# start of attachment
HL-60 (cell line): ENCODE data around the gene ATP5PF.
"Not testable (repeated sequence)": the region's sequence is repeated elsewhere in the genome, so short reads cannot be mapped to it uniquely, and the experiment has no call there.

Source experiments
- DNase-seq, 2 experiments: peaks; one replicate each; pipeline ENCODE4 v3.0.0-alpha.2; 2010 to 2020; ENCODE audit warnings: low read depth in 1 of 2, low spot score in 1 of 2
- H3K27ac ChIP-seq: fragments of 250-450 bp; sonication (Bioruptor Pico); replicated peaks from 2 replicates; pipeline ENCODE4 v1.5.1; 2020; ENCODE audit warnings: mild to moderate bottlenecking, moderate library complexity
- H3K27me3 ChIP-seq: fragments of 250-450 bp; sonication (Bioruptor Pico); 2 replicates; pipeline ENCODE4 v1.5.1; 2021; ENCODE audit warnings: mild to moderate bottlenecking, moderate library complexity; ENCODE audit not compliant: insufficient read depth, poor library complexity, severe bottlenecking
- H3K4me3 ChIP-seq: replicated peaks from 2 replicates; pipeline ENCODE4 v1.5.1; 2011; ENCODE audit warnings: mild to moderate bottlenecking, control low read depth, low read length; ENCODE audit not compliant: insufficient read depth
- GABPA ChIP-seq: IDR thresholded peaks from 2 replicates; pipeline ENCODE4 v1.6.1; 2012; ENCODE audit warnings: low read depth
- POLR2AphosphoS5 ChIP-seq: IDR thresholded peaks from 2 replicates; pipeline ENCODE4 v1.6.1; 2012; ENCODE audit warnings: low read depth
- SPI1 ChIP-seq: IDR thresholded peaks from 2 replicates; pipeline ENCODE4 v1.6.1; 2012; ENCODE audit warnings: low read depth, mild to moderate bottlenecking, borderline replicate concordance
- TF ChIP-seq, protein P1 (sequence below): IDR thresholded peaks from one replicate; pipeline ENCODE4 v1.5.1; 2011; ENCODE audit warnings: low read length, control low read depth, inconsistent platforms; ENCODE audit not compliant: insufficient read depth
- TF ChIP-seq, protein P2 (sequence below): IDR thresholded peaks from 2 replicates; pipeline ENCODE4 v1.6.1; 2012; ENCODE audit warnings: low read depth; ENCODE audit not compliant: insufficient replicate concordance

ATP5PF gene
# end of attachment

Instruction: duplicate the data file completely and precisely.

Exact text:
HL-60 (cell line): ENCODE data around the gene ATP5PF.
"Not testable (repeated sequence)": the region's sequence is repeated elsewhere in the genome, so short reads cannot be mapped to it uniquely, and the experiment has no call there.

Source experiments
- DNase-seq, 2 experiments: peaks; one replicate each; pipeline ENCODE4 v3.0.0-alpha.2; 2010 to 2020; ENCODE audit warnings: low read depth in 1 of 2, low spot score in 1 of 2
- H3K27ac ChIP-seq: fragments of 250-450 bp; sonication (Bioruptor Pico); replicated peaks from 2 replicates; pipeline ENCODE4 v1.5.1; 2020; ENCODE audit warnings: mild to moderate bottlenecking, moderate library complexity
- H3K27me3 ChIP-seq: fragments of 250-450 bp; sonication (Bioruptor Pico); 2 replicates; pipeline ENCODE4 v1.5.1; 2021; ENCODE audit warnings: mild to moderate bottlenecking, moderate library complexity; ENCODE audit not compliant: insufficient read depth, poor library complexity, severe bottlenecking
- H3K4me3 ChIP-seq: replicated peaks from 2 replicates; pipeline ENCODE4 v1.5.1; 2011; ENCODE audit warnings: mild to moderate bottlenecking, control low read depth, low read length; ENCODE audit not compliant: insufficient read depth
- GABPA ChIP-seq: IDR thresholded peaks from 2 replicates; pipeline ENCODE4 v1.6.1; 2012; ENCODE audit warnings: low read depth
- POLR2AphosphoS5 ChIP-seq: IDR thresholded peaks from 2 replicates; pipeline ENCODE4 v1.6.1; 2012; ENCODE audit warnings: low read depth
- SPI1 ChIP-seq: IDR thresholded peaks from 2 replicates; pipeline ENCODE4 v1.6.1; 2012; ENCODE audit warnings: low read depth, mild to moderate bottlenecking, borderline replicate concordance
- TF ChIP-seq, protein P1 (sequence below): IDR thresholded peaks from one replicate; pipeline ENCODE4 v1.5.1; 2011; ENCODE audit warnings: low read length, control low read depth, inconsistent platforms; ENCODE audit not compliant: insufficient read depth
- TF ChIP-seq, protein P2 (sequence below): IDR thresholded peaks from 2 replicates; pipeline ENCODE4 v1.6.1; 2012; ENCODE audit warnings: low read depth; ENCODE audit not compliant: insufficient replicate concordance

ATP5PF gene